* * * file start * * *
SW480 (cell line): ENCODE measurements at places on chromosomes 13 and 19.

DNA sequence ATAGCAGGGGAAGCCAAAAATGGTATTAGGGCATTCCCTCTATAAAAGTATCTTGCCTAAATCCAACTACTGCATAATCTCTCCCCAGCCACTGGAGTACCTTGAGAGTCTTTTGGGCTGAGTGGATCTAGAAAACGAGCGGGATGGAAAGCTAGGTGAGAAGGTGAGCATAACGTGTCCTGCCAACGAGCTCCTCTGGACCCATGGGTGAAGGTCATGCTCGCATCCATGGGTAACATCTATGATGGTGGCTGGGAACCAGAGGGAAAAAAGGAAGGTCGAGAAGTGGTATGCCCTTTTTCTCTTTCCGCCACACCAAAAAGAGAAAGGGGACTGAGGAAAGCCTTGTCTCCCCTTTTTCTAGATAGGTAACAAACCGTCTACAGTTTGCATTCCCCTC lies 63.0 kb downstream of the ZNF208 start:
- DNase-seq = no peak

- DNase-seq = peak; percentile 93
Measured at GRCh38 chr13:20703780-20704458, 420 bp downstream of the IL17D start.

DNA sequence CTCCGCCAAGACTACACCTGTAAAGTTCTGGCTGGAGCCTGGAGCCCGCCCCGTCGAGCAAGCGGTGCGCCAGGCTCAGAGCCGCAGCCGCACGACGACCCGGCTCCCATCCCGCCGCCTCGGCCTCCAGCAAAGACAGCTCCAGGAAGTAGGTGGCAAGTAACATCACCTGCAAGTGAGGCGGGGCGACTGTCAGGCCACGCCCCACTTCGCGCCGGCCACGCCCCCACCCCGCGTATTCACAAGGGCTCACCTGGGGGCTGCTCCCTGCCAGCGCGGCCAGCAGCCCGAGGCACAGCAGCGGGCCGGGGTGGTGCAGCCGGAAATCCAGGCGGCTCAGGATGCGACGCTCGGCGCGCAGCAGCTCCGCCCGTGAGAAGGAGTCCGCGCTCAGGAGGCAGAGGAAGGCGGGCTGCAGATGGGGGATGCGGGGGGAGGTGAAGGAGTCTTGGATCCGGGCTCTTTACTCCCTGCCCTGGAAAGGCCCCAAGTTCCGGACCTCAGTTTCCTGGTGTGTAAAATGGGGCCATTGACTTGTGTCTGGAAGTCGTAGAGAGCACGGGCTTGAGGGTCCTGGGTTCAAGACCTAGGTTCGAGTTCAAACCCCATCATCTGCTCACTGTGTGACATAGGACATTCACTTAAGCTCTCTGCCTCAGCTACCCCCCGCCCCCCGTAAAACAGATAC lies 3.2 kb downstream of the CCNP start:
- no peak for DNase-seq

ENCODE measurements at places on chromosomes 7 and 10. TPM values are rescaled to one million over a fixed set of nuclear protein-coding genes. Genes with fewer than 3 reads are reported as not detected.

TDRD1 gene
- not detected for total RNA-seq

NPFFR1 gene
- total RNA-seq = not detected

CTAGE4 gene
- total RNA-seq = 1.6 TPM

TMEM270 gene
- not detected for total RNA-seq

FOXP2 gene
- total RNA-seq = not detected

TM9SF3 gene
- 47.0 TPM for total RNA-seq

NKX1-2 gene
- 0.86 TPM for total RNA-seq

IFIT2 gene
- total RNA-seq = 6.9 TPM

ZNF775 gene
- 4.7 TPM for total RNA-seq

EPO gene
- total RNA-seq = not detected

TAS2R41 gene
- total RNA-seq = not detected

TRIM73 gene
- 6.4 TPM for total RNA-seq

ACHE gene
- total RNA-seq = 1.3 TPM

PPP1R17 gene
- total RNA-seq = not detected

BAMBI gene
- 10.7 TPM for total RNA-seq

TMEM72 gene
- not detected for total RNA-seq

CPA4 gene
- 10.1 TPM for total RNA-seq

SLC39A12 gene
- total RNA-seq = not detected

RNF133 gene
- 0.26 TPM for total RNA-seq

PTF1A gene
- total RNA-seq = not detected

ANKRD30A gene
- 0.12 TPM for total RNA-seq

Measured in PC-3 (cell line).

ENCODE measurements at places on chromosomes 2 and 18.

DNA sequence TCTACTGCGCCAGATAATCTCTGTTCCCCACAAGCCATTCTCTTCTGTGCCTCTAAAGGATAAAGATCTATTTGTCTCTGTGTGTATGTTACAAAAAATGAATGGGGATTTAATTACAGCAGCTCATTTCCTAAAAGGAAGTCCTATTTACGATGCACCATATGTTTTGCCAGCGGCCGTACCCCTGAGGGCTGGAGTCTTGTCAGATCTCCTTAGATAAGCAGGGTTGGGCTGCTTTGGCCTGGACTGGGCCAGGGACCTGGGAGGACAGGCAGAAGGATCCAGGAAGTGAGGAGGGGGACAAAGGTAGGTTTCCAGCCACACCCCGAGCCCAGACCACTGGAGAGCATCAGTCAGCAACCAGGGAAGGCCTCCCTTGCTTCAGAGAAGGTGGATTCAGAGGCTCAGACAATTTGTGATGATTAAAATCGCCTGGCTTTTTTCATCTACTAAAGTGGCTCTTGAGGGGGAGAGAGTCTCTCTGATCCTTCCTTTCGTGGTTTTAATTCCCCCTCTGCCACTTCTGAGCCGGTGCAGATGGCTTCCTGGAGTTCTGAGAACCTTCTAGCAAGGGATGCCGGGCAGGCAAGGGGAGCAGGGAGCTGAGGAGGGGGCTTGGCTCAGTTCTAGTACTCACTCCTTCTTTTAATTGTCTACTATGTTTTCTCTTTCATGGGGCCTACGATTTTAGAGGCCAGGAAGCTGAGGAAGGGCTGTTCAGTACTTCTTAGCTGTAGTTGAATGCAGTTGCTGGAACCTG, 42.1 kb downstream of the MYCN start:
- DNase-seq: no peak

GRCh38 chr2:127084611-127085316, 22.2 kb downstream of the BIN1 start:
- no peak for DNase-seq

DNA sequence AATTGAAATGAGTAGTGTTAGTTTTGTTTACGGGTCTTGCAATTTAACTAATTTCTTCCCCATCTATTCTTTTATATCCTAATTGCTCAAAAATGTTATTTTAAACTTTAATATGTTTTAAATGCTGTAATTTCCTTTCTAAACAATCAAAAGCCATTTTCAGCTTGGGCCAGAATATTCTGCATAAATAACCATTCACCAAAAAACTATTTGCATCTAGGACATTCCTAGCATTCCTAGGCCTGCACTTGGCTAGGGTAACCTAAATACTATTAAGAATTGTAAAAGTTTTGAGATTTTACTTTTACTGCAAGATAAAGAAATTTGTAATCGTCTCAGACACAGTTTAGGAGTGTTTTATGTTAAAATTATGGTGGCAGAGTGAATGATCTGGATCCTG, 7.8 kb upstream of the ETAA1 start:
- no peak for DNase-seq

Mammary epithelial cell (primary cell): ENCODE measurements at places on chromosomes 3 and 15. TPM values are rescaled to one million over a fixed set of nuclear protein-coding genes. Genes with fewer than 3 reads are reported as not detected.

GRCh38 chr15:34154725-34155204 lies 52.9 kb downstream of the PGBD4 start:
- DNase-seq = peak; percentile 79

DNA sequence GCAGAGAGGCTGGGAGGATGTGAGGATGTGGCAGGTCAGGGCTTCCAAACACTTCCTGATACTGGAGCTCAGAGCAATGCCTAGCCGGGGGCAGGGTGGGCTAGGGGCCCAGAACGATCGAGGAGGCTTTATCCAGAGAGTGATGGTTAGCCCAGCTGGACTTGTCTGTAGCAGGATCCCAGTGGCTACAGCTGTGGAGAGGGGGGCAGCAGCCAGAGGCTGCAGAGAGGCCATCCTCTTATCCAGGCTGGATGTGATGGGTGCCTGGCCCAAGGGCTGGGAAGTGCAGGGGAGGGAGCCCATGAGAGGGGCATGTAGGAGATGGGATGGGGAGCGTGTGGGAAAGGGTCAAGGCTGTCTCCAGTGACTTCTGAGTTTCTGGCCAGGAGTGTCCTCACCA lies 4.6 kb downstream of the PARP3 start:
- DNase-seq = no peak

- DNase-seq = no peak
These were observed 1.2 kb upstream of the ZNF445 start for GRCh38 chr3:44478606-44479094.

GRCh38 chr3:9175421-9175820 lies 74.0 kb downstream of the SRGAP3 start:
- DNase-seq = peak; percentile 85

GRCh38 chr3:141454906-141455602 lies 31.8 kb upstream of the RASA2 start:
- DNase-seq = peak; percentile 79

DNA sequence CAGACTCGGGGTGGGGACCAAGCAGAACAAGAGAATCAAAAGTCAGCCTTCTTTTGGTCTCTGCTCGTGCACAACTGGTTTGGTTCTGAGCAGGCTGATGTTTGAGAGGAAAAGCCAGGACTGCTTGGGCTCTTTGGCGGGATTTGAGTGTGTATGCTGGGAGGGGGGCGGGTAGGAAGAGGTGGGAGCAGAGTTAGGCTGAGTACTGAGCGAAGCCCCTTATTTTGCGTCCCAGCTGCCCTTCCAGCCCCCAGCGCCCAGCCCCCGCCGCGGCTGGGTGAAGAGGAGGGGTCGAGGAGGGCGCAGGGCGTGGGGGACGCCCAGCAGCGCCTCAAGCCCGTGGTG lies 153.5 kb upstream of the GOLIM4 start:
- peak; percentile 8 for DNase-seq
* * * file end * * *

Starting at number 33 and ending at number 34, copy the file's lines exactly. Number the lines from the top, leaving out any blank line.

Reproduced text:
ACHE gene
- total RNA-seq = 1.3 TPM